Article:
Welcome to British Isles Friday! British Isles Friday is a weekly event for sharing all things British and Irish — reviews, photos, opinions, trip reports, guides, links, resources, personal stories, interviews, and research posts. Join us each Friday to link your British and Irish themed content and to see what others have to share. The link list is at the bottom of this post. Pour a cup of tea or lift a pint and join our link party!
The Secret Garden (2020)
For spring and in the midst of watching 2020 movies ahead of the Academy Awards, I really wanted to see the newest film version of The Secret Garden. I didn’t have free access to a streaming version, so I checked out the DVD from the library.
The Secret Garden is a beautiful movie to watch for flora plus some special-effect fauna. I enjoyed the acting, too, including the young actors who played Mary, Colin, and Dickon.
I try to enjoy films as completely separate artistic productions from the books that inspired them, but I had a hard time with this one, unfortunately.
I kept waiting for the gardener, Ben Weatherstaff, to show up, but he never did. How can you have a garden without a gardener? In this film, the magic is more than metaphorical. Gardens and healing are brought about by unseen, magical forces.
I feel terribly Victorian saying this, but it seems to me that the whole point of The Secret Garden, the original classic book by Frances Hodgson Burnett, was that gardens and mental health require attention and work. And that tending to a garden and one’s mental health, together, can have magical (in the metaphorical sense) results. The need to work on one’s own mental health is a message that kids of every generation need — and particularly a generation of kids who are living through a pandemic. I felt the film lost a little something by giving so much over to fantasy.
I suspect my 10-year-old self would have adored this film, however, magic included.
Since I was mildly disappointed, I thought I’d go see what other versions of The Secret Garden that I had access to.
The Secret Garden (2017)
The only other film version that I could stream was a steampunk update from 2017 on Amazon Prime.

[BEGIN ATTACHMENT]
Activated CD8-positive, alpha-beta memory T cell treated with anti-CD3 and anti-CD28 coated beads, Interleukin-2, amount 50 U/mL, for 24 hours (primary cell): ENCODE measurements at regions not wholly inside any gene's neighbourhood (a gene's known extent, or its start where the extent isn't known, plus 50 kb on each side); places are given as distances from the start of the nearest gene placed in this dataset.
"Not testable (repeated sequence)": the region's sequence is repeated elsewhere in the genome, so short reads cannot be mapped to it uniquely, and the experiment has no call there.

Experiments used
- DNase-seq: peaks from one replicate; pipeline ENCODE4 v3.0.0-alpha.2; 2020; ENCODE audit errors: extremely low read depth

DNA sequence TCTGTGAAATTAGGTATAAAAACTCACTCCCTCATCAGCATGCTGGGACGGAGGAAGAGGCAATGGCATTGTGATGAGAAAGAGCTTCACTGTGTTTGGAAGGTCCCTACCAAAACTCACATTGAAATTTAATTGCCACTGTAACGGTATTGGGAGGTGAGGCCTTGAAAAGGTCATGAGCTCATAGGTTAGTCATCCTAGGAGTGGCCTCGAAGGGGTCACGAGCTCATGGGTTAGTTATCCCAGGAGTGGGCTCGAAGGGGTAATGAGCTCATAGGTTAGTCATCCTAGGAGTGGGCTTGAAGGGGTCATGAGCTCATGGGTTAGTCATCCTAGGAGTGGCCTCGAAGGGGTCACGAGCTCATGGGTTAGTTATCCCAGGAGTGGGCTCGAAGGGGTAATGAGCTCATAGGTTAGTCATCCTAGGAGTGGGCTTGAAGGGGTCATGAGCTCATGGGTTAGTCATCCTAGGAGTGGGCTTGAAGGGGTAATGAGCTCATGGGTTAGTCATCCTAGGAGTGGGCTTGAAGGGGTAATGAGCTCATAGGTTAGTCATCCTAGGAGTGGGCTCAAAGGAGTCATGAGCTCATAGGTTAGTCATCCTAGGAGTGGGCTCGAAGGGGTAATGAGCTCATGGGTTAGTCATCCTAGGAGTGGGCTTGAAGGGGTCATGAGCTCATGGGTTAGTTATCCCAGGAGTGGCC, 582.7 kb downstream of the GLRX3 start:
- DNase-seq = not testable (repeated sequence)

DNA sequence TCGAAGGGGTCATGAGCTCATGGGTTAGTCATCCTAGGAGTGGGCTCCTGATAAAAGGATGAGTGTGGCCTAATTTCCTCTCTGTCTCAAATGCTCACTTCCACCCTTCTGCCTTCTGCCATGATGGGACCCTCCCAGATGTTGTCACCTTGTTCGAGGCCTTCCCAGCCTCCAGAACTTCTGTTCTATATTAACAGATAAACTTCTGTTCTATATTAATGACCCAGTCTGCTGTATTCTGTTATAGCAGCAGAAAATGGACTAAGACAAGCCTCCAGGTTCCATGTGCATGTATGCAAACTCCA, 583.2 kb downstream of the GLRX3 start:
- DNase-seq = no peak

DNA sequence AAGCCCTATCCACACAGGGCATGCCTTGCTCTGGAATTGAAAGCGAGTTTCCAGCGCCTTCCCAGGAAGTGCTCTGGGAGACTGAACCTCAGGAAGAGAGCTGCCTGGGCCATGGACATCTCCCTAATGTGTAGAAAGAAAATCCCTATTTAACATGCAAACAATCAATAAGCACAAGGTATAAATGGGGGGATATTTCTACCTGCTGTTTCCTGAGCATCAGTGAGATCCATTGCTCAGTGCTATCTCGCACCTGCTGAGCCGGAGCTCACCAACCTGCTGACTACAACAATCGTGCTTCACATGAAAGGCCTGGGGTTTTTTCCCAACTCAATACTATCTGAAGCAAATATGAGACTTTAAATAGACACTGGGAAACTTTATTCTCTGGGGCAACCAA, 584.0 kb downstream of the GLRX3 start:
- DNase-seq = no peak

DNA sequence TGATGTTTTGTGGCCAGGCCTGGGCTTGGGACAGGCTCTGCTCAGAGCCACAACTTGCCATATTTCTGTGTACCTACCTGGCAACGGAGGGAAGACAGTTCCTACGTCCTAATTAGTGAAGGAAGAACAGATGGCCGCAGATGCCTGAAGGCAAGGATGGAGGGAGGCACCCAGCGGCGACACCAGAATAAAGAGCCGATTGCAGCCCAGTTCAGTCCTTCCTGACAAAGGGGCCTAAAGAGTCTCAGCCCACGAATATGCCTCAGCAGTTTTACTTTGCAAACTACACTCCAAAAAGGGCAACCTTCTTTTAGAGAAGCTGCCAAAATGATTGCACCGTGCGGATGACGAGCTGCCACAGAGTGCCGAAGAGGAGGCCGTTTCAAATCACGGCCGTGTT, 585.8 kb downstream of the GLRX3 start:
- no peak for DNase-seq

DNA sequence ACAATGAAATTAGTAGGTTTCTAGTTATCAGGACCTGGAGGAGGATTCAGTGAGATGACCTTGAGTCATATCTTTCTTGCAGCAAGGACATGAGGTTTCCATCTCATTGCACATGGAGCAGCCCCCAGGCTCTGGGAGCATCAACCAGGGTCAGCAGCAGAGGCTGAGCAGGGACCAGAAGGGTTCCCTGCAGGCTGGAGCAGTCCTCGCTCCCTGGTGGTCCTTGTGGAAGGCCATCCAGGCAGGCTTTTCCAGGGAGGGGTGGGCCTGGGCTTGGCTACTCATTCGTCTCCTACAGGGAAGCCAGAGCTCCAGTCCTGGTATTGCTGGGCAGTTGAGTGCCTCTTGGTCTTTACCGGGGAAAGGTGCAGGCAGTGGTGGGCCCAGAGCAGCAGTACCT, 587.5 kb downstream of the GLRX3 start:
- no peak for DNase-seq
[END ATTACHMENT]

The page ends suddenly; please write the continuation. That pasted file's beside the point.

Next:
I had no trouble keeping this version separate from what I know about the book. From the first scene, it’s very different with an industrial setting and a Mary Lennox who is an independent teenager.
It’s clear from the credits that this was a very low budget production. I love that it was filmed on location at the Sloss Furnaces National Historic Landmark in Birmingham, Alabama with a tiny cast and crew.
This version of The Secret Garden has a real villain — an interesting addition to the plot.
My 14-year-old self would have adored this film, in spite of some lack of polish in the script and acting that my adult self finds a little annoying. I wouldn’t have noticed that when I was younger. I would have just enjoyed the adventure.
Secret Gardens of England (2007)
While searching for The Secret Garden, I also happened on a documentary called Secret Gardens of England. This can be streamed with Amazon Prime.
Alan Titchmarsh is a well-known gardening journalist in the UK. In this documentary, he takes us to 16 different gardens in two hours. I loved the variety. We first visited the garden at John Ruskin’s country home. Another garden was created out of a bit of abandoned land next to a row of council houses.
My two favorite gardens are almost complete opposites of each other.
The first was designed by Edwin Lutyens and Gertrude Jekyll for Hestercombe House. It was originally the garden behind a manor house. The house has been converted to the headquarters and dispatch of a fire brigade. But, there behind it, if you know to look, is a beautiful historic garden by two of the most prominent influencers of gardening and landscape architecture to this day.
My other favorite garden is designed by the non-famous owner of a conventional small back yard. She gets around in a scooter and built herself a gorgeous little refuge that she can tend herself while in her chair.
Each garden in Secret Gardens of England is visited separately, as if we’re being taken along on garden visits over multiple spring weekends. This is a fun documentary to watch if you want something that you can enjoy for a few minutes at a time and then abandon for another project, returning for another secret garden when you want a break.